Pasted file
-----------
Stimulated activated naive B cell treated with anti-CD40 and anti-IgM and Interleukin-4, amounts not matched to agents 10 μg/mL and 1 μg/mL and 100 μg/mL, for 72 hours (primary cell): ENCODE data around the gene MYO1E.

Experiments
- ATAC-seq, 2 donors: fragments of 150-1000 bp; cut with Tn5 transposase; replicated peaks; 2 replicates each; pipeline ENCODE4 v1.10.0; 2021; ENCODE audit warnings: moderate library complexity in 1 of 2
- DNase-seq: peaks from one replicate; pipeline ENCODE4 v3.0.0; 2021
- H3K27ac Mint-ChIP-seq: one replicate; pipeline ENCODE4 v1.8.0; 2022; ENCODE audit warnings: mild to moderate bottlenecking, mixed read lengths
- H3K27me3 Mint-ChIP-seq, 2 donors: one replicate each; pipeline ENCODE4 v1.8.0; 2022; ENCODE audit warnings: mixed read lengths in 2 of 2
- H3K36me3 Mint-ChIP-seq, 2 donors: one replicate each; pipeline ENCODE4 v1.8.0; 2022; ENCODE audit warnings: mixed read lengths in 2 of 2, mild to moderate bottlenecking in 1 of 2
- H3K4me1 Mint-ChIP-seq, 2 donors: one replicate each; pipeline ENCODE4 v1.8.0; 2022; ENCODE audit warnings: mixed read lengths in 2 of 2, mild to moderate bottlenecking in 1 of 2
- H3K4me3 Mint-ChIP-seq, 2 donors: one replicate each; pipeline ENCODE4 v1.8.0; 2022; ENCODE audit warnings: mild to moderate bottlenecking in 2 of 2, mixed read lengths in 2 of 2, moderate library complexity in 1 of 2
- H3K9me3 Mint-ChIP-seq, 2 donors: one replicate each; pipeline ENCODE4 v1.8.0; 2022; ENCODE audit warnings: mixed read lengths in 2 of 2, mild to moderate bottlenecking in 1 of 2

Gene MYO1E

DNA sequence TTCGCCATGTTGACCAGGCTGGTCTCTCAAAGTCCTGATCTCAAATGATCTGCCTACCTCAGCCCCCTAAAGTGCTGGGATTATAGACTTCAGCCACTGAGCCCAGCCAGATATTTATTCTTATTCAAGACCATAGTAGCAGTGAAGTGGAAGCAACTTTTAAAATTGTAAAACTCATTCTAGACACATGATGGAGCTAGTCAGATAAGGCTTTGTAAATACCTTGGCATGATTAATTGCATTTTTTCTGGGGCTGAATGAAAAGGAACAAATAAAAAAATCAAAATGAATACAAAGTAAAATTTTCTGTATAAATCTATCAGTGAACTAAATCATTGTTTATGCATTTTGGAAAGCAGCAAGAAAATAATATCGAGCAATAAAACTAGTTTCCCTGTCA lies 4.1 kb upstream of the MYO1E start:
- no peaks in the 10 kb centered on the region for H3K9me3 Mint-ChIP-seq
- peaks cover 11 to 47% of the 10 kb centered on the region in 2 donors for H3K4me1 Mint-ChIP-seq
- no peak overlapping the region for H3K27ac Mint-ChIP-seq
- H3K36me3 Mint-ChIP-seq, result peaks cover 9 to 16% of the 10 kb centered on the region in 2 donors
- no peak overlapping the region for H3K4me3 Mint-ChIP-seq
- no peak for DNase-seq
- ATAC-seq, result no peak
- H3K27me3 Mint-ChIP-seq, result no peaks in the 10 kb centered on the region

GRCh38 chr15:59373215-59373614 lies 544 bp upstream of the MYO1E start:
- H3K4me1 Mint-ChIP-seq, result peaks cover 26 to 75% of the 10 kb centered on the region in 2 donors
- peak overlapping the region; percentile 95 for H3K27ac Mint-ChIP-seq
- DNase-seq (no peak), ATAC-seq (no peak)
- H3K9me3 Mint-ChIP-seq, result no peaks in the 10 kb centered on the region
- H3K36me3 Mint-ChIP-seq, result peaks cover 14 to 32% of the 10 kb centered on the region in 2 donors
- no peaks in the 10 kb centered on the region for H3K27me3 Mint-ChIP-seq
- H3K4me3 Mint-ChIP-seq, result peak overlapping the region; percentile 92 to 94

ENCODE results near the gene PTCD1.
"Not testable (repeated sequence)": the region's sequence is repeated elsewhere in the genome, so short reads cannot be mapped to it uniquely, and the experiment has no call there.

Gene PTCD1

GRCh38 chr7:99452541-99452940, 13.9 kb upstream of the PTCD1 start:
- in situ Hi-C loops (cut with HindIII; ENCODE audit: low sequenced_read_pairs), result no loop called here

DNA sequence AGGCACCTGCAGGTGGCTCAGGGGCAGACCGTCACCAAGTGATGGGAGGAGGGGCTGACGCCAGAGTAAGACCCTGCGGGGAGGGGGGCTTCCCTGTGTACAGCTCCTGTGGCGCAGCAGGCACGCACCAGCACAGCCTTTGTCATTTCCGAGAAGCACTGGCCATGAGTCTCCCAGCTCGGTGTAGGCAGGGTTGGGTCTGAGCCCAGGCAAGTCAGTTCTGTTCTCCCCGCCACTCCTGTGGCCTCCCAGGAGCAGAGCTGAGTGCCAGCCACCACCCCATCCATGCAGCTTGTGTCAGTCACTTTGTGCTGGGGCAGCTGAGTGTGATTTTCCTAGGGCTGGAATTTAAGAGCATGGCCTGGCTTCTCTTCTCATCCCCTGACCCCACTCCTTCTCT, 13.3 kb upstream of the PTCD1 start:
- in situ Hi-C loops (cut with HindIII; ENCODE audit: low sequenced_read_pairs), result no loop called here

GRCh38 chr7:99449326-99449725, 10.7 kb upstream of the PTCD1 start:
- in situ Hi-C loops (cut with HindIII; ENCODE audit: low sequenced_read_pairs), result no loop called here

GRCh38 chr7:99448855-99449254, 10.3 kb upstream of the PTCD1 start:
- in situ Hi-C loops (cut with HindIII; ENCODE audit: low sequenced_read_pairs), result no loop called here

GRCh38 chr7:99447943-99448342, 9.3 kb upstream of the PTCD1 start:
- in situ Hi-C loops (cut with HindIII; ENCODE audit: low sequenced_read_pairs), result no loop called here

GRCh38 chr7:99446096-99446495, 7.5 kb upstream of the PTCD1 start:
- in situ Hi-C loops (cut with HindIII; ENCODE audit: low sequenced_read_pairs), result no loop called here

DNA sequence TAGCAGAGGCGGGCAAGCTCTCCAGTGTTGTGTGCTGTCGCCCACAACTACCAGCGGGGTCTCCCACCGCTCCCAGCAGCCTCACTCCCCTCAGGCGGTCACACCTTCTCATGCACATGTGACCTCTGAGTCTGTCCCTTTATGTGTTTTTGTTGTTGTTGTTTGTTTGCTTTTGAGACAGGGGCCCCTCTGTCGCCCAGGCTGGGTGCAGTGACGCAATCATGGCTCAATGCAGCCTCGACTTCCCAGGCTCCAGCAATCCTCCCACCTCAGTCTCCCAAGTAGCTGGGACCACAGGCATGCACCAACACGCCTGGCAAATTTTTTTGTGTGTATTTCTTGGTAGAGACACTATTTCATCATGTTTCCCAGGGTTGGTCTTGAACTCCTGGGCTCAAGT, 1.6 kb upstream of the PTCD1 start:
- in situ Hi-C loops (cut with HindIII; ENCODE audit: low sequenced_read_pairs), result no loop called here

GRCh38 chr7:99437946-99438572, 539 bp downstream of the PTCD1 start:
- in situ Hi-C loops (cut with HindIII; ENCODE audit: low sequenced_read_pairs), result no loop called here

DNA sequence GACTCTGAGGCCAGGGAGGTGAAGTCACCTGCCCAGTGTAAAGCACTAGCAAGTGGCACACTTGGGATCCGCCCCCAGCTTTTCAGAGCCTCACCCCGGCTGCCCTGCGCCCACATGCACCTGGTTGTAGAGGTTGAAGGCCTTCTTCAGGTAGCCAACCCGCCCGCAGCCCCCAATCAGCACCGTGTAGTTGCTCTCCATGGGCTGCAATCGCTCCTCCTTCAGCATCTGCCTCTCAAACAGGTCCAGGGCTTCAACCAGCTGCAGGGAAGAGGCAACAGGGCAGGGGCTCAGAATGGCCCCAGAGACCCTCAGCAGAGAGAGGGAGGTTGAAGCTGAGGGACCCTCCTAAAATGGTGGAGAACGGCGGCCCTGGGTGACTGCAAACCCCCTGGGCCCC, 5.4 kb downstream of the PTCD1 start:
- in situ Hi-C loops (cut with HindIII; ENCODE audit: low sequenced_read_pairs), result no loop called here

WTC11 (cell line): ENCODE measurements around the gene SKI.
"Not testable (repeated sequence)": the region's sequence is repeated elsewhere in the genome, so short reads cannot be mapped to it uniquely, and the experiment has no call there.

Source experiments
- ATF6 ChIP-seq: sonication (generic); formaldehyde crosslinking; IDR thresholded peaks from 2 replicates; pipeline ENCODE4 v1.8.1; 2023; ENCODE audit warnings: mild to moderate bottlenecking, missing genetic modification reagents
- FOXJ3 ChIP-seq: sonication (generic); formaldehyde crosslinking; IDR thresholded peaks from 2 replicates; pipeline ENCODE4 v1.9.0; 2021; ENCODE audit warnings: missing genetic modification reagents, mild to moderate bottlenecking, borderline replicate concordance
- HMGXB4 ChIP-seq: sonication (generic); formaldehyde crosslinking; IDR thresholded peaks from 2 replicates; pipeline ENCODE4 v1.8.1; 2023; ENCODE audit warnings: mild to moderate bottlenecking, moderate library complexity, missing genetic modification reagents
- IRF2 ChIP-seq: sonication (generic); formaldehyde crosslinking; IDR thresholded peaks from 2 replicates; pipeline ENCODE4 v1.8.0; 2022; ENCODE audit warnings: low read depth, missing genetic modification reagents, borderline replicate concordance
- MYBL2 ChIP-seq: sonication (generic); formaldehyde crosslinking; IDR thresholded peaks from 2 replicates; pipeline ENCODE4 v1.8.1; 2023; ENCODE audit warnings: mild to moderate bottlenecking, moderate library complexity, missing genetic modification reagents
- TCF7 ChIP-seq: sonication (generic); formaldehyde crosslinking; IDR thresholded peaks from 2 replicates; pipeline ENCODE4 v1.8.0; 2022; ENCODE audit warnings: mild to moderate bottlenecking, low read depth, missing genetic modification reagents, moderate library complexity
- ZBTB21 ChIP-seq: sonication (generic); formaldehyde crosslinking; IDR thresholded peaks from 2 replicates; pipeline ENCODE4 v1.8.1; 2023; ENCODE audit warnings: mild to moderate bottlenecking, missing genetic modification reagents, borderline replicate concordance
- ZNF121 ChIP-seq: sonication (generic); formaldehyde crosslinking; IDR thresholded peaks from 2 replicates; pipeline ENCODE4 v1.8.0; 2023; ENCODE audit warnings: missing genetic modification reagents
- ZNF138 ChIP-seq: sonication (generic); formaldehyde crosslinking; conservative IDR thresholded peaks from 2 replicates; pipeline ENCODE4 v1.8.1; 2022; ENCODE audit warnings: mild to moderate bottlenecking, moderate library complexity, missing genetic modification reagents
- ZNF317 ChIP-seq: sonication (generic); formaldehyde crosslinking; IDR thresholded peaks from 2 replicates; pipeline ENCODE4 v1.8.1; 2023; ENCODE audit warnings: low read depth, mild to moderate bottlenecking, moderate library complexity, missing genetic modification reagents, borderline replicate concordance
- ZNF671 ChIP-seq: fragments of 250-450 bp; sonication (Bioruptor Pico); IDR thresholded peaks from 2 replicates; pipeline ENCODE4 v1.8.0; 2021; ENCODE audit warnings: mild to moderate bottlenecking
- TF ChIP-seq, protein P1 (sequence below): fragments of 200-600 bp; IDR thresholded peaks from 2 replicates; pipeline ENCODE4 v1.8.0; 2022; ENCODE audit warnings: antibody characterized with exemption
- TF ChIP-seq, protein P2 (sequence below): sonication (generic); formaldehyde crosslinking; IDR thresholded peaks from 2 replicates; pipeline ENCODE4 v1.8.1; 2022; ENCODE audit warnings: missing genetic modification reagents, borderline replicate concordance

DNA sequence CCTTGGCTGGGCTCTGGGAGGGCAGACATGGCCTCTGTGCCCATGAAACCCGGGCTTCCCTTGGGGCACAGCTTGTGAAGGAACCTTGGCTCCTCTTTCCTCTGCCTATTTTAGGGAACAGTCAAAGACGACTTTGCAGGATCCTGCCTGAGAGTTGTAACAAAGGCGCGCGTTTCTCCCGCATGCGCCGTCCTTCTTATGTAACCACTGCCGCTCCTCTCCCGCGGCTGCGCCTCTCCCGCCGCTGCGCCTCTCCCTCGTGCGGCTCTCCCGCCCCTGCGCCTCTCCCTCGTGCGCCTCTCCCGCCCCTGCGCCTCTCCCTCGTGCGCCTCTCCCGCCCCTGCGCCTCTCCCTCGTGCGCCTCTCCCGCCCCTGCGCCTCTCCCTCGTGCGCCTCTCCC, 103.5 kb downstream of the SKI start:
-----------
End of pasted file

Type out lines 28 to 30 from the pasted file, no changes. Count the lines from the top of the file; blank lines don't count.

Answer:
- H3K4me3 Mint-ChIP-seq, result peak overlapping the region; percentile 92 to 94

ENCODE results near the gene PTCD1.
"Not testable (repeated sequence)": the region's sequence is repeated elsewhere in the genome, so short reads cannot be mapped to it uniquely, and the experiment has no call there.